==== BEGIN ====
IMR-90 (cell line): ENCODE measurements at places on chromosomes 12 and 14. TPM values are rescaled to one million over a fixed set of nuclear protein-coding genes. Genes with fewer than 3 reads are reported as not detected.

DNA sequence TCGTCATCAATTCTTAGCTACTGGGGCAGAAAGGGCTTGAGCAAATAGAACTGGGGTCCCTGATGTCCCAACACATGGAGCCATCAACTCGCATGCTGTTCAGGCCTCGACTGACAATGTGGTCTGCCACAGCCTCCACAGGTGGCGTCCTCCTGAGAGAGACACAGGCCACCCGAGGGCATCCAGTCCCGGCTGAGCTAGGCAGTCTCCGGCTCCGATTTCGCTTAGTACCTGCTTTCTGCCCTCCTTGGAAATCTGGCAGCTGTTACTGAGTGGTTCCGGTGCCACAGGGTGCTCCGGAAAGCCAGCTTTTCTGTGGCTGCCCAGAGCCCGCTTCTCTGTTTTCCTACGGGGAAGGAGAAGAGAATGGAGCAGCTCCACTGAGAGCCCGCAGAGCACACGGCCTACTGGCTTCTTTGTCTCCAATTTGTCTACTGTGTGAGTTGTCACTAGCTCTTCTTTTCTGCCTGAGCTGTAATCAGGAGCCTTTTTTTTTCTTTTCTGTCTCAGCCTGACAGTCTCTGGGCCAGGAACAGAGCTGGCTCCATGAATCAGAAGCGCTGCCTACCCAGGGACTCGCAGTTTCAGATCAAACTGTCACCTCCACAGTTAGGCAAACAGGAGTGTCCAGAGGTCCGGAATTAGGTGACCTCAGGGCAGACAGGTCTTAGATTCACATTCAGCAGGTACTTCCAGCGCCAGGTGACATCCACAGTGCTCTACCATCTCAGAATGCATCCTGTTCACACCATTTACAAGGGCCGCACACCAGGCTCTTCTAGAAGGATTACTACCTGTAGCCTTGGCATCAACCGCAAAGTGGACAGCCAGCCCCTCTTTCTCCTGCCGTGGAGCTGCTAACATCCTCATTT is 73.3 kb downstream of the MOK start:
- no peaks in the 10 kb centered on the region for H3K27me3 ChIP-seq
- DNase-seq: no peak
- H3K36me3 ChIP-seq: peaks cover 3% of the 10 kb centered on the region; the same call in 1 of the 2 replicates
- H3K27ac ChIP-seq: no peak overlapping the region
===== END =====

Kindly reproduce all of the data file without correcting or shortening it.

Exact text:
IMR-90 (cell line): ENCODE measurements at places on chromosomes 12 and 14. TPM values are rescaled to one million over a fixed set of nuclear protein-coding genes. Genes with fewer than 3 reads are reported as not detected.

DNA sequence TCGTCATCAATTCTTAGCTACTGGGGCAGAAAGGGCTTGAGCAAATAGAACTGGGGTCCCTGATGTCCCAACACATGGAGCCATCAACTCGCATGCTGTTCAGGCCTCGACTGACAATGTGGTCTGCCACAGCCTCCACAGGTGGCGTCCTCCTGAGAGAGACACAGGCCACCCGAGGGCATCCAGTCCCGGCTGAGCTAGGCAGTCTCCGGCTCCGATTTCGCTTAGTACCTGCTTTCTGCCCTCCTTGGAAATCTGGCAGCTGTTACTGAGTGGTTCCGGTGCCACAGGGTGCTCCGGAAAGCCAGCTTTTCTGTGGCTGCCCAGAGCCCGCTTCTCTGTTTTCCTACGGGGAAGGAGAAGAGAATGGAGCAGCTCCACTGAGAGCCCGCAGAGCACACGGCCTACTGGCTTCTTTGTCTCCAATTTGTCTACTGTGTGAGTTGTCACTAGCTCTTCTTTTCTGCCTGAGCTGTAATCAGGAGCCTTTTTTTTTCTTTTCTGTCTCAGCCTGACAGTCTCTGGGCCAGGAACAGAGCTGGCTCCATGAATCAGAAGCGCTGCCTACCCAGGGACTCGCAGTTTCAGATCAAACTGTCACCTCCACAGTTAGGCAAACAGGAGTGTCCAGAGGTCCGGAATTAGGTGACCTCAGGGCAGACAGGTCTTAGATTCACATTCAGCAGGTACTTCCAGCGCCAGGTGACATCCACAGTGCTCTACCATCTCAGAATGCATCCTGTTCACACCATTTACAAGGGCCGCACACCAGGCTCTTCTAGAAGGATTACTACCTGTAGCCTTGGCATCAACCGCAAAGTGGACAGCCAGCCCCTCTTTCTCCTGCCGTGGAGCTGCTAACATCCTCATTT is 73.3 kb downstream of the MOK start:
- no peaks in the 10 kb centered on the region for H3K27me3 ChIP-seq
- DNase-seq: no peak
- H3K36me3 ChIP-seq: peaks cover 3% of the 10 kb centered on the region; the same call in 1 of the 2 replicates
- H3K27ac ChIP-seq: no peak overlapping the region